Ontario Budget – The good, the bad, and the ugly

The Ontario government released its provincial budget on February 25, 2016, bringing a mix of good and bad news for older Ontarians.

The Good

The Ontario government is addressing the needs of aging residents, specifically the need for more home and community-based care; supports for those with dementia and other neurological conditions; end-of-life care and adult vaccination.

CARP has long called for more home and community care, which will help people age at home and in their communities while achieving savings for the healthcare system. As a result, CARP welcomed the government’s commitment to increase the funding for home and community care by 5%, compared to the overall increase for health of only 2%. The government also introduced $155 million towards end-of-life care to fund more hospices and palliative care. In addition, the government committed $10 million annually to Behavioural Supports Ontario, starting in 2016-2017, to help Ontarians with dementia and other complex behavioural and neurological conditions.

CARP also welcomed the government’s action on adult vaccination. Older Ontarians between the age of 65 and 70 will be eligible to receive the shingles vaccine, free of charge. The vaccine will help older Ontarians remain healthy, reducing the number of emergency room visits and hospitalizations.

The Bad

CARP was disappointed with the proposed changes to the Ontario Drug Benefit program for seniors, which will increase the out-of-pocket costs for many residents who are 65 and older.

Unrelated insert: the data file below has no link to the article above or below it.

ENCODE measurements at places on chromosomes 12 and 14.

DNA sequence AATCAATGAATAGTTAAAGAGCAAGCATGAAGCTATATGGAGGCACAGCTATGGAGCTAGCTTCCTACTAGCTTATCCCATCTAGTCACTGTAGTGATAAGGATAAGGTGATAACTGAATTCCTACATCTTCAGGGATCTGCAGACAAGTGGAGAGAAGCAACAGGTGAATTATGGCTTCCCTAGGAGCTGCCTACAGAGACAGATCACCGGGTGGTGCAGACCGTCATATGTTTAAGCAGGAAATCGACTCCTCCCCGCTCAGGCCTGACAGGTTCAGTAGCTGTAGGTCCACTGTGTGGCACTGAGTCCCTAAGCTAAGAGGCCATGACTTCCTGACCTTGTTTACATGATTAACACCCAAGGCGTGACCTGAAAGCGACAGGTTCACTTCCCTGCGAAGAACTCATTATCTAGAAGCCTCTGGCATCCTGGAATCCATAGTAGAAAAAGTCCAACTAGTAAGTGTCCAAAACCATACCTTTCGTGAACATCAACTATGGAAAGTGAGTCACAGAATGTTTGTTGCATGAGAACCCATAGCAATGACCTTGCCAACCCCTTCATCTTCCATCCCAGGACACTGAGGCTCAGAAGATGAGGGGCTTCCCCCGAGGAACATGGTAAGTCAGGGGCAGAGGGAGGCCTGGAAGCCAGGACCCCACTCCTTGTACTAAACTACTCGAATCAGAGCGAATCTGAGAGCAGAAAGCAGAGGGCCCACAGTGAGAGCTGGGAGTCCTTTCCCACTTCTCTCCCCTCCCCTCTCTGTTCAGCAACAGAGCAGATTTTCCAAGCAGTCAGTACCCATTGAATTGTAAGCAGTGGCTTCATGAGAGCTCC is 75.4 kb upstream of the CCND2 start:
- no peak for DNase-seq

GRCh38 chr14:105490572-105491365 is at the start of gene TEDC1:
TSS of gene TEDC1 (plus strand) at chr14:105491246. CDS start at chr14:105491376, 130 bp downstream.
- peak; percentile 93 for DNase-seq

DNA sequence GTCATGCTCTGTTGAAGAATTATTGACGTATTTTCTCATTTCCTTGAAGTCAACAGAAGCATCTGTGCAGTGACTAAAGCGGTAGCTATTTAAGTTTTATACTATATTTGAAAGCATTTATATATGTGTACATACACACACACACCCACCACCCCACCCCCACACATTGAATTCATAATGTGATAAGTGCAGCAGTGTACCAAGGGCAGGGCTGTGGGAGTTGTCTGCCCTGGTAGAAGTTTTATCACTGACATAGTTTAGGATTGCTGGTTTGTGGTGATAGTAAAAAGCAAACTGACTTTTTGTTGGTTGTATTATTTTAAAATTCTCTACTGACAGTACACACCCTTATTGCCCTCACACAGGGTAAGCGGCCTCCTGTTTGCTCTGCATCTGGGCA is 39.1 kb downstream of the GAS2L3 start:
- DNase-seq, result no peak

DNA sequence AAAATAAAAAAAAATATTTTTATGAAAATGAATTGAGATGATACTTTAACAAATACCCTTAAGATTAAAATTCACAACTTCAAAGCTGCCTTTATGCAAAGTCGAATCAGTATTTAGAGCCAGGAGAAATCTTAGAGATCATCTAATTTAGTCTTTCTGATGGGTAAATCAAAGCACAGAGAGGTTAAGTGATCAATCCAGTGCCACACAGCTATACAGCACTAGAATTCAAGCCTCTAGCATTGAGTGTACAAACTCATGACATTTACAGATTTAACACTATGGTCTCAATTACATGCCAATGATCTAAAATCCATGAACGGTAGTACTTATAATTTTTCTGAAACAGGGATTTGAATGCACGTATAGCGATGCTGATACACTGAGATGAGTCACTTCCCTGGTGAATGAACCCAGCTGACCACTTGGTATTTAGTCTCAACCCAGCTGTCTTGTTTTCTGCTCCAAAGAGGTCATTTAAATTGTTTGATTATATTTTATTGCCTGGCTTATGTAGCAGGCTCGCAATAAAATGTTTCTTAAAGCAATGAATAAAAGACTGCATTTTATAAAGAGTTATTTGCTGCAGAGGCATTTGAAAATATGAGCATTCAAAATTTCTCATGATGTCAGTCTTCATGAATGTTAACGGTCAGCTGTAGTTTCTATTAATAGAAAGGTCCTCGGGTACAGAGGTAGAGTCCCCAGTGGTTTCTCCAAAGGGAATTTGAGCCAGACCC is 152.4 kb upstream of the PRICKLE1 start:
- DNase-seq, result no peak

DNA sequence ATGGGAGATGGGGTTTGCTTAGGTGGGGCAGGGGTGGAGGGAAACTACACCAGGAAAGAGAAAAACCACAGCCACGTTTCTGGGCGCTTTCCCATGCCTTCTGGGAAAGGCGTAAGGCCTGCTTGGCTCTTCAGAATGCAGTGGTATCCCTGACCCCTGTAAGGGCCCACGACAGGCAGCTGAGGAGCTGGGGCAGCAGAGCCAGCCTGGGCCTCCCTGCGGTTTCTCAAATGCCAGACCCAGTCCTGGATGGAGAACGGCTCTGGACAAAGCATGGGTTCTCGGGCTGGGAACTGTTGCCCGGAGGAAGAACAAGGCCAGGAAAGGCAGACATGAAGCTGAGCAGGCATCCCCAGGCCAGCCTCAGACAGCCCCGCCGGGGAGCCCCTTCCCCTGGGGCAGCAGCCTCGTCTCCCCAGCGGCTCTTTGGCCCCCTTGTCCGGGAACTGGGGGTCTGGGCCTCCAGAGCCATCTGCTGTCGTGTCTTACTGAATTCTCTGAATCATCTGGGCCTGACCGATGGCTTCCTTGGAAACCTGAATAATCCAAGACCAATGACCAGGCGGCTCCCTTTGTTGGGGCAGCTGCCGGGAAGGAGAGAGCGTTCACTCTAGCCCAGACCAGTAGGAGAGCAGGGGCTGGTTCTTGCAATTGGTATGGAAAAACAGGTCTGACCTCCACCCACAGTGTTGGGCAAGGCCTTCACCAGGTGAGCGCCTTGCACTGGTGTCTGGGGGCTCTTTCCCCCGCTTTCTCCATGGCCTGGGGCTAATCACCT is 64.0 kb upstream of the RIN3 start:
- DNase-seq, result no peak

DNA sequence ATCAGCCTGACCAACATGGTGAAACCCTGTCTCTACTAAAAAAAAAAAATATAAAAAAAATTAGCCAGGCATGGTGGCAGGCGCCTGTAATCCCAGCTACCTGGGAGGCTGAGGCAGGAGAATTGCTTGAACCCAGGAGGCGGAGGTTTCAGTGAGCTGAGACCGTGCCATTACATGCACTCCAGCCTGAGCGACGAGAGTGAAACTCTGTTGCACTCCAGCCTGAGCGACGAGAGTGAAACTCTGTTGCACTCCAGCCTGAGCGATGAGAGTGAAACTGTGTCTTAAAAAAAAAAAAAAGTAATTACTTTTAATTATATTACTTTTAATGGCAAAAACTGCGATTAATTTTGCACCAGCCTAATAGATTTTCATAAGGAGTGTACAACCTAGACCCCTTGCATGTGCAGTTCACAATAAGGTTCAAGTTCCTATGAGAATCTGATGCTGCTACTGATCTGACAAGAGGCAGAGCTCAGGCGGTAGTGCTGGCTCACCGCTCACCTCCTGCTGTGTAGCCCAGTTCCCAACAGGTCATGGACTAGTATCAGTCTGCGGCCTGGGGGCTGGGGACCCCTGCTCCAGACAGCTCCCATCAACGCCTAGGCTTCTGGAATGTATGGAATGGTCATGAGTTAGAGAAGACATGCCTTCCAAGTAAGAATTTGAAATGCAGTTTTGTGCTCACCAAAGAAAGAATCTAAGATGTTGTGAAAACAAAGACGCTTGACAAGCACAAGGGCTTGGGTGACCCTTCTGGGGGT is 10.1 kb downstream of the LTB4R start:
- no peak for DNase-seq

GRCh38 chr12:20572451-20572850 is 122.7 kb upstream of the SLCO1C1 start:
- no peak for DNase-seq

Changes to the Ontario Drug Benefit program will have a disproportional negative impact on some seniors. The income threshold for the low-income seniors’ benefits will be increased from $16,018 to $19,300 for single seniors and from $24,175 to $32,300 for senior couples. Low-income seniors under these income thresholds will continue to pay a $2 co-payment per prescription with no annual deductible. All other seniors will pay an increased annual deductible – from $100 to $170 – and an increased co-payment from $6.11 to $7.11 per prescription.

While CARP welcomed the increased low-income threshold to include more low-income seniors, CARP expressed concern over the increased deductible and co-paymentfor those with incomes just above the thresholds.

CARP’s Victory

Just  days after the budget was released, CARP claimed victory as Ontario Premier Kathleen Wynne announced that the government would reconsider the proposed changes to the Ontario Drug Benefit program and would consult with Ontarians.

The government is welcoming feedback and comments from the public regarding its proposed changes to the Ontario Drug Benefit program by March 31, 2016. To provide feedback/comments:

  1. Go to: http://www.ontariocanada.com/registry/view.do?postingId=21062&language=en
  2. Click on the “Comment on this proposal via email” found at the bottom of the page.

    Read CARP’s news release in response to the Ontario budget
    .
    Read more about CARP’s recent work on pharmacare 
    Read the Ontario 2016 Budget

 

 

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